However, if we make choices that take into account physical-world consequences, the Internet can provide opportunities to read literature, learn information, and access other people as never before. The Internet provides the opportunity to continue the physical world. In a McLuhanesqe sense, the Internet is an expansion of our senses, our human-to-human communication, and not an escape from it.
Colorado State University
Lindsay and Beth,
I think it’s appropriate that it was Americans who coined the term “information super highway” for the Internet. As Beth mentioned, this country has shifted a lot of its business focus from material goods to information technology, but we cannot ignore the fact that one of the sole functions of the Internet is to serve as a virtual highway, a transport and shipping system for information, products and services between producers and consumers.
On the Internet, as with any business service, there are leaders, and America is undoubtedly the leader in on-line commerce and information distribution. This is evident in the dominance of American websites and search engines and the common use of Roman numerals and the English language. And, the more dominant these Western ideals become on the Internet, the more censorship many countries place over their citizens’ on-line access, fearing that their citizens might access too many dangerous, western ideas.
As a middle-class American, it’s easy to think altruistically about the Internet. Companies can profit from a larger customer base. People can access huge quantities of information. The human-to-human connection can be strengthened locally, nationally and internationally.
But, is this the reality of the Internet, or rather the reality for the American or Western Internet user? I think the difference is an important thing to distinguish.
This difference comes back to Lindsay’s point about the Internet and responsibility. If the Internet has the capability of opening doors economically, socially and globally, what happens when a country and its citizens cannot access this technology? And, what responsibility does America, the founding father of the Internet, have in leveling the on-line playing field around the world?
University of Wisconsin-Milwaukee
Dear Jessica and Beth,
I always have the sneaking suspicion that this question about access comes in to the conversation to neutralize our conjectures about the internet’s communicative potential. It is a very post-modern caution; ” If not everyone is given a voice, do we have the right to speak at all?” It is certainly a mark of our progress that we continually mull over this problem, but at some point I think that it actually does more harm then good. It is a non–question. We cannot really cease the way we have come to rely on the internet, nor can we personally amend the lack or censorship of technology in developing nations.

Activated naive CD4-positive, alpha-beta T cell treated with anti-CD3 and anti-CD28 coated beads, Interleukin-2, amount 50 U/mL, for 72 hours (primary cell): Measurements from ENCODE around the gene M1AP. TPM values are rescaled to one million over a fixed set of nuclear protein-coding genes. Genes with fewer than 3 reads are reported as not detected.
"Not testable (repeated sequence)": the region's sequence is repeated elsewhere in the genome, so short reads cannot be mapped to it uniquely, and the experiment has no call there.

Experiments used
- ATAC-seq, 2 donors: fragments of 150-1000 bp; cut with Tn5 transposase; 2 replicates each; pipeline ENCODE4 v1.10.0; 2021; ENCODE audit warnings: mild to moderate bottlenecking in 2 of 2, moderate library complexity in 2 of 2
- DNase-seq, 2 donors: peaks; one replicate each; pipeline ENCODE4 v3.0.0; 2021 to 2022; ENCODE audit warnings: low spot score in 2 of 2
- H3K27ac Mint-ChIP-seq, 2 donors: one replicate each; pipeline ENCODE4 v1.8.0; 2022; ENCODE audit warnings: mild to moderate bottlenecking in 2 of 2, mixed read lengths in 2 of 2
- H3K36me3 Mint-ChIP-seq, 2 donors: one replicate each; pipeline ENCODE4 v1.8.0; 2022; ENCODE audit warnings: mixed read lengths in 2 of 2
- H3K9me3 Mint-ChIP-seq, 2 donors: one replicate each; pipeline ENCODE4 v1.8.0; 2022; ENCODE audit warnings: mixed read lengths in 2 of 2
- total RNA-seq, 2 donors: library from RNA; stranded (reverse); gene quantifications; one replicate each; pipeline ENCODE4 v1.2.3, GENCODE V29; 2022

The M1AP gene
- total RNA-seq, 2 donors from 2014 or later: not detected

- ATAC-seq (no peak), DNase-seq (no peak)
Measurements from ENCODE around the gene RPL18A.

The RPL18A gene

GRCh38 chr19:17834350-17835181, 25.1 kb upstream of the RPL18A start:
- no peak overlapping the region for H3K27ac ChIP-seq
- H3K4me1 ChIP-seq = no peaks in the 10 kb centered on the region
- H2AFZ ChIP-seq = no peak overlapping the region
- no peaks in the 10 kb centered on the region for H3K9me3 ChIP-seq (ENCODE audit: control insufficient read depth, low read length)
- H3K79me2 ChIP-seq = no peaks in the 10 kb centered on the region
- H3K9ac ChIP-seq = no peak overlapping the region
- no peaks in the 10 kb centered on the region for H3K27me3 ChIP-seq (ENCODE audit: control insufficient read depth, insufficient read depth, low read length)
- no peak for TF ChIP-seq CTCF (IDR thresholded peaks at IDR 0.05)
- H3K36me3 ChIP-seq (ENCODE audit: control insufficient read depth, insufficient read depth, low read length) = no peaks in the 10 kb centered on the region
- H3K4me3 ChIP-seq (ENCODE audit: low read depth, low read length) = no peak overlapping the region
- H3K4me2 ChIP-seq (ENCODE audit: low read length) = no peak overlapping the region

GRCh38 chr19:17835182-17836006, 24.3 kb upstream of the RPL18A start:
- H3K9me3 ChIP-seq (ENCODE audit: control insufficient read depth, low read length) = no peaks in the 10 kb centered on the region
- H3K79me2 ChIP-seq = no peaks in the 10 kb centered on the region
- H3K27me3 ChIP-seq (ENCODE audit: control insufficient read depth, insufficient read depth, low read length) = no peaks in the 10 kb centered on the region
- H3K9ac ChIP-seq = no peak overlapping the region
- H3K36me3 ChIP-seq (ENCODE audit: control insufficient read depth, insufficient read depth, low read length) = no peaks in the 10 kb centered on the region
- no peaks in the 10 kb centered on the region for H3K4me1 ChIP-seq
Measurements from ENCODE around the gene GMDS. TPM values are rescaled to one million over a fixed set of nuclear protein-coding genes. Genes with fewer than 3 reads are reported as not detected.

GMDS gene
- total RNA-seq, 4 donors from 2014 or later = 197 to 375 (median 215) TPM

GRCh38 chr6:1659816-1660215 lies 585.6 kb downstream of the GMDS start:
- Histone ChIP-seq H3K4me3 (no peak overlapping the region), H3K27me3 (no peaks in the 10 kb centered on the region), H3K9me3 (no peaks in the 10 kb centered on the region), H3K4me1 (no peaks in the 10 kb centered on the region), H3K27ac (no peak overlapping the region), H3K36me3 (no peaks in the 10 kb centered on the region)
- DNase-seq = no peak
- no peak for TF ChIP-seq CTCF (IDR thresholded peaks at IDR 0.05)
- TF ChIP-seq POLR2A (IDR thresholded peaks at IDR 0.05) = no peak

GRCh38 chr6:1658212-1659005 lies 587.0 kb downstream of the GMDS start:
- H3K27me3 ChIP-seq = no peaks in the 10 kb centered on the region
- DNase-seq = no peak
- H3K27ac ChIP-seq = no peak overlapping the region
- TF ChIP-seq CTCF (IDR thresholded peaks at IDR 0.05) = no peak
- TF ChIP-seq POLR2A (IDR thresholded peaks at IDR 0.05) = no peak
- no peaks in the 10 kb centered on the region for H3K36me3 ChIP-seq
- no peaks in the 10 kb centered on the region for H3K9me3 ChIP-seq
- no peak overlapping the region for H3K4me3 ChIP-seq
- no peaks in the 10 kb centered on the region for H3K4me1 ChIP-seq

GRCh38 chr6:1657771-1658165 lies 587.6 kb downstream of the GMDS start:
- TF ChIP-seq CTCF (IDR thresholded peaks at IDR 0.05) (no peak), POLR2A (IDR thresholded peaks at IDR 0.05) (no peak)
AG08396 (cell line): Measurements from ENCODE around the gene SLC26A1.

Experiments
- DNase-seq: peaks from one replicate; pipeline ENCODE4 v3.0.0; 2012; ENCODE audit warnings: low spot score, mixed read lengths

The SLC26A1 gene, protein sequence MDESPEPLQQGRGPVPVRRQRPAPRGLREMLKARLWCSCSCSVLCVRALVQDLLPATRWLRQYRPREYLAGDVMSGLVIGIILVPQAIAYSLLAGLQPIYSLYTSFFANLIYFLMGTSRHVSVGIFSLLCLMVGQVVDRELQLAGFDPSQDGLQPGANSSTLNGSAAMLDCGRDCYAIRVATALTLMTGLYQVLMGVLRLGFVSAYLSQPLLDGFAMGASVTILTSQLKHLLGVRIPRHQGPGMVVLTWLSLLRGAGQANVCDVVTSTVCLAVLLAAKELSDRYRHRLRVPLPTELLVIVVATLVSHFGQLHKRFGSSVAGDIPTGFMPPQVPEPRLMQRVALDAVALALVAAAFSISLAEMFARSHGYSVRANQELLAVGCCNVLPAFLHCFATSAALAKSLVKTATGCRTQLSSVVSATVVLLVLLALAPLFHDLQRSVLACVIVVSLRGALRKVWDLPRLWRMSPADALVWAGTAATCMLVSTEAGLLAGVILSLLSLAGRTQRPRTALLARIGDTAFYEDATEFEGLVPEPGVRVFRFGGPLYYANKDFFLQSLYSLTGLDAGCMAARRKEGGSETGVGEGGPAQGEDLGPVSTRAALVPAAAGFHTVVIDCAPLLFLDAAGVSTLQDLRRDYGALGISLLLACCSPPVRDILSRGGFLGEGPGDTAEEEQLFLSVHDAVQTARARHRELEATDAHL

While we are nowhere close to universal access, we must realize that the internet audience is worldwide — reaching far beyond America and western Europe. I believe there is more value in celebrating the size and diversity of the internet’s scope then in bemoaning its limits. We were discussing before about acknowledging our own responsibility within our online interactions. There is much to be gained from the belief that we are participating in a worldwide dialogue, even if it is not exactly the case.
Lindsay and Jessica,
Again, I agree with Lindsay, but I would add that a more postmodern question is, “What rights have the U.S. to level the Internet playing field?” Eradicating disease, starvation, and ignorance seem much higher priorities. Questions about the U.S.’s (and other technologically-developed nations’) rights or responsibilities on “leveling the playing field” have no easy answers, and also get into issues of assistance vs. imperialism.
Additionally, I would disagree that the Internet’s sole function is as a business tool (just as a highway’s sole function isn’t for truckers and company cars). Indeed, it began life as an emergency communication system for the U.S. government should nuclear war break out. Without question business now plays a large, perhaps even dominating, role, and that may indeed be problematic, but that does not negate the Internet’s use for information access and community-building. Among the commercialism does exist libraries, support and friendship groups, and websites dedicated to issues besides selling a product.
Like Lindsay, I too believe celebrating what the Internet offers has value. I suggest then that we approach the Internet with cautious optimism. When people support an online business, they should be aware of its practices, just as they should be in the material world. When someone interacts with another person online, s/he must remember that s/he is interacting with another person, not just a computer. It comes back to the point made earlier: we cannot divorce the material world from the digital one. To do so will lead to dire consequences.
1. Woman using Internet
Please feel free to comment.